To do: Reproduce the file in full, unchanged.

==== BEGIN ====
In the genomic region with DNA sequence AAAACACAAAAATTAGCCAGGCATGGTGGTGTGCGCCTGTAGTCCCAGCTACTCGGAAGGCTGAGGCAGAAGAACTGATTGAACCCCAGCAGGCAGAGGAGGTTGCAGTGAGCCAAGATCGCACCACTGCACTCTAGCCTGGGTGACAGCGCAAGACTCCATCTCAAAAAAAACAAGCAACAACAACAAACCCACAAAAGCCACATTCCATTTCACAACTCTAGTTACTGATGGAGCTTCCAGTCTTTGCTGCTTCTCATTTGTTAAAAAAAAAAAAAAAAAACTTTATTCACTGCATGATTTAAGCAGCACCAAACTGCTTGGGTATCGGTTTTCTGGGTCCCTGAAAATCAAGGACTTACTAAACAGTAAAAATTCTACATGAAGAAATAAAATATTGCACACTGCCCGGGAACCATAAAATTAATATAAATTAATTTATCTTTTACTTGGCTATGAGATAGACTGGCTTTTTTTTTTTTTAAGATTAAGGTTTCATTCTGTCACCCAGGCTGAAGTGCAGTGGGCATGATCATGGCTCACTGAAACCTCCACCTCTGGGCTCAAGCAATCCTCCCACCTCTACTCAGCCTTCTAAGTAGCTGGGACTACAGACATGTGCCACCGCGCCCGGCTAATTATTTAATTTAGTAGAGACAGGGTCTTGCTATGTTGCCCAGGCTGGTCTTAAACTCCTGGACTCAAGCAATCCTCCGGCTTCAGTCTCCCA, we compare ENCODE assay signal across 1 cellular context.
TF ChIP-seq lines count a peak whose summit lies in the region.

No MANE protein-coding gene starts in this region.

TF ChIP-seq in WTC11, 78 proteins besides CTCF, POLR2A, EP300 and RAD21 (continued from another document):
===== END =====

In the genomic region with DNA sequence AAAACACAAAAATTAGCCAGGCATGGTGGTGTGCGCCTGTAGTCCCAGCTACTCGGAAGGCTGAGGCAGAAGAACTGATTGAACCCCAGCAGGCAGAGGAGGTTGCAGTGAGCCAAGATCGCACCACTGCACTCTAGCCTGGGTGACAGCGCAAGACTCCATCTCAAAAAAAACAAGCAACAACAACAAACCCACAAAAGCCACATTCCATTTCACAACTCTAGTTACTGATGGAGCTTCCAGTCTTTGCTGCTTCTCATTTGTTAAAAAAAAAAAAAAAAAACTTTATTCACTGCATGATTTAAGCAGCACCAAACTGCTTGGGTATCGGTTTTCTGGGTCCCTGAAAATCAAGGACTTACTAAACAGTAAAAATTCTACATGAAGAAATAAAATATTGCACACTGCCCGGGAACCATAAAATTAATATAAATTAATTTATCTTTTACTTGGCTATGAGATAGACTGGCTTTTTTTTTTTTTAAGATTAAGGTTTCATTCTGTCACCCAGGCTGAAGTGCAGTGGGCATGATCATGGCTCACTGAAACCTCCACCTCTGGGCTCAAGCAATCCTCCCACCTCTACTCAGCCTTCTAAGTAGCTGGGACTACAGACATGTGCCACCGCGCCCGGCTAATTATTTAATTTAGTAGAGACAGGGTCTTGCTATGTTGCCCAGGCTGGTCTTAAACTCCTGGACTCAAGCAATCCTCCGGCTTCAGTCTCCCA, we compare ENCODE assay signal across 1 cellular context.
TF ChIP-seq lines count a peak whose summit lies in the region.

No MANE protein-coding gene starts in this region.

TF ChIP-seq in WTC11, 78 proteins besides CTCF, POLR2A, EP300 and RAD21 (continued from another document):